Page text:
Nearly a month went by without any new posts, despite my recent statements about blogging in earnest. I found that teaching writing classes not only involved lots of time grading papers but also focused my interest on writing. I'm actually writing a lot in various journals and notebooks, but was not focusing in the short run on material I wanted to post here. Finally, in the month of July, I managed to resume my average of one post per day for the month. I plan to surpass that volume from here on out. What I post here, combined with my daily writing in journals, is mostly fine-tuning what I hope to publish in a memoir about my experiences in education as student, parent, teacher, supporter and critic.
Meanwhile, I am still available for guiding local nature hikes. Contact me at firstname.lastname@example.org to inquire about rates and parameters of time, distance, and personal needs regarding matters of health and fitness.
I have been teaching since 1965 and have recently joined the English Department as an Associate Faculty member at Feather River College. Recently taught Nature Literature in America and am currently teaching Interpersonal Communication and Basic Reading and Writing.
This Dandelion photo was originally destined to be included in Part 3 of my "Last Ditch Attempts" trilogy, of which the first two parts are already posted. (Scroll back if you're interested.) But today, responding to an irresistible distraction, I decided to group it with two photos taken early this morning (see below). I've often written about the dandelion's adaptability, especially how it "learns" to bloom below the level of lawnmower blades. Years ago I discovered a Dandelion Preservation Society on line and actually sent in my dues. It seemed like a legitimate environmental organization touting the virtues, both culinary and ecological, of this widely abused plant. It's been many years since I last looked up this group. Well, it turns out that a group by that name exists (it may or may not be the same group) that is primarily a T-shirt marketing organization that has fun with a cartoonish drawing of a rusty old lawnmower with the caption "Hell No, We Won't Mow." Sort of funny, but when it comes to the last laugh, I think the Dandelions themselves will outlast this organization.
I'd been watching this Puffball develop by the foot of my driveway for a couple of weeks. Each day, as I head off for early-morning coffee shop activity, I wonder "is this the day I stop to get photos?" I also resist the eruption of a sort of teen-aged temptation to run over it. Well, I waited too long. Today I noticed it was seriously disfigured. Smashed, actually, with tire prints clear enough to interest the forensic archaeologist with nothing better to do. I felt sad, but I do remember having that urge myself. I was reminded of a passage in the late Archie Carr's Handbook of Turtles. He gives scientific descriptions, range maps, and natural history notes on each species of turtle found in the United States. Under 'economic importance' of the Box Turtle, Terrapene carolina, he says it is of no particular economic importance, but notes there is a curious breed of individual who, upon spotting one on a highway, will go out of his way to run over it just to hear it pop. He then says, "Perhaps all that can be hoped for such individuals is that they skid." I've never had the urge to run over a turtle. They are sentient, and too closely related to me. But I used to smash puffballs just because it's fun to see the black powdery spores fly into the air. But, the fungi have the last laugh. What we see above ground is the tip of the iceberg, so to speak, the fruiting body. The fruiting bodies of most fungi are connected under ground by a thin membrane called the mycelium. Mycelia of some species of mushrooms have been found to spread over many square miles. So, this puffball that got smashed by my driveway has the last laugh. The whole hillside above it is waiting for the opportune time to send up more of its kind.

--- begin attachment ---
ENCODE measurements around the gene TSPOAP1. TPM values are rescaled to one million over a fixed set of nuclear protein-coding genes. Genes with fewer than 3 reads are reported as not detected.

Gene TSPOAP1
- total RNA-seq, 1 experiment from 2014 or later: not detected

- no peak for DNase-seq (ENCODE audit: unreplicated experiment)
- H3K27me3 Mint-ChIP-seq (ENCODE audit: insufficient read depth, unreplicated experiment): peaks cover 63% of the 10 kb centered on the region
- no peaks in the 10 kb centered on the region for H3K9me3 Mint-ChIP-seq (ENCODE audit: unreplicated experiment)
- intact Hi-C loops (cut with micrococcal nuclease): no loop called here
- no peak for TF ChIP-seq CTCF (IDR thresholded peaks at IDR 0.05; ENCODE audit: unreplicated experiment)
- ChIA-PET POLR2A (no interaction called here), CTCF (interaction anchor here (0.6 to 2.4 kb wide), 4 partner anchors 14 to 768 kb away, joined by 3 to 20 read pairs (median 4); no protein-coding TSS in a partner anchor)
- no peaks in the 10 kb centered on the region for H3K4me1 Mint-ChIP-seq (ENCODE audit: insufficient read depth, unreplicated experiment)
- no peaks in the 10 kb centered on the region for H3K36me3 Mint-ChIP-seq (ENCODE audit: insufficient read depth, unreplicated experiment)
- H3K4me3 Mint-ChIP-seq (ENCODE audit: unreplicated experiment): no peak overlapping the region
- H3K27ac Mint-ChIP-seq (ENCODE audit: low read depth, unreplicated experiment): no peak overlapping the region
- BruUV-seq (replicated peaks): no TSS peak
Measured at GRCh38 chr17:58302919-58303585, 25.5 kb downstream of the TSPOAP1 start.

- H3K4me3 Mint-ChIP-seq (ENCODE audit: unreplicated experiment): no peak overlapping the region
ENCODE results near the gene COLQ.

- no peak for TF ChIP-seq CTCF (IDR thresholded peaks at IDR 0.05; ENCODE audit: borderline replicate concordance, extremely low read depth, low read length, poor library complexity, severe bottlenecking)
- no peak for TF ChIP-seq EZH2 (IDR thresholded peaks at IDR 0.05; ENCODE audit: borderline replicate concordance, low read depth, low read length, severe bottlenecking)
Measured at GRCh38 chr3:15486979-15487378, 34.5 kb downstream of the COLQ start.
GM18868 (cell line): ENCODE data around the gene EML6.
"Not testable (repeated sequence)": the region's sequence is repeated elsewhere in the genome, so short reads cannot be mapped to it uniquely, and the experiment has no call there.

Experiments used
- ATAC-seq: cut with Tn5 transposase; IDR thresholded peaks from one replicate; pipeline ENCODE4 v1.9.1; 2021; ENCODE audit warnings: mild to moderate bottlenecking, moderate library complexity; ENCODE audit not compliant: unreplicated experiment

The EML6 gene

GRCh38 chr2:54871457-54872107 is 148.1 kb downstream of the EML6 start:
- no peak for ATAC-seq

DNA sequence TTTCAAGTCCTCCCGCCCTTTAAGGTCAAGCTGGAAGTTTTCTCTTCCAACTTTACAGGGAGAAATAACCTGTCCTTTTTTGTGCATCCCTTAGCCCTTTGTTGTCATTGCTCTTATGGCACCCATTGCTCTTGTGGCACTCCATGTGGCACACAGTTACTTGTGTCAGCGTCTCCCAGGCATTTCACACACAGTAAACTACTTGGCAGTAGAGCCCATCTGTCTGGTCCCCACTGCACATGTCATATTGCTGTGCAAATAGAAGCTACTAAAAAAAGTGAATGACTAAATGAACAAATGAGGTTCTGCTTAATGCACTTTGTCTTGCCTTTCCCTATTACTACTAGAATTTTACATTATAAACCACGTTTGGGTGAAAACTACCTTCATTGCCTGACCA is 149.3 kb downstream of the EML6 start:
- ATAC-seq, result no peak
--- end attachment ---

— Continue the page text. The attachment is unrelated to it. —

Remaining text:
There are a number of handsome Paper Birch trees in my neighborhood. I currently have two, and a third one of mine succumbed to the weight of heavy snow thrown by a snow blower. Of the two remaining ones, one leans at about 45 degrees for the same reason and will probably succumb this winter. A neighbor just cut down his rather large one (a foot in diameter at the base) that was putting his roof at risk. They are not very strong when it comes to heavy snow. They make up for that "weakness" by being prolific in their preferred environment. They're native to the northeastern states and Canada, so the ones in my part of California are ornamental. I love to look at them as they remind me of my native New England, especially the mountains of New Hampshire where I first fell in love with mountain hiking. In my Quincy neighborhood, the birches attract Red Breasted Sapsuckers, and watching them gives me great pleasure. While my neighbor's birch is now part of my firewood supply (thank you, Gary), it'll take at least a year for it to season. Meanwhile, I'll never get tired of looking at the patterns of holes left by the sapsuckers. So, this birch gets the last laugh in a couple of ways. First, it has left behind many seeds and its babies are already springing up. Second, my first attempt to split one of these rounds was almost a disaster. The heavy, wet wood is like hard rubber, and my splitting mall bounced back at me. Close call. All three of these brief anecdotes remind me of a phrase that might have originated with the late, great Aldo Leopold: Nature bats last.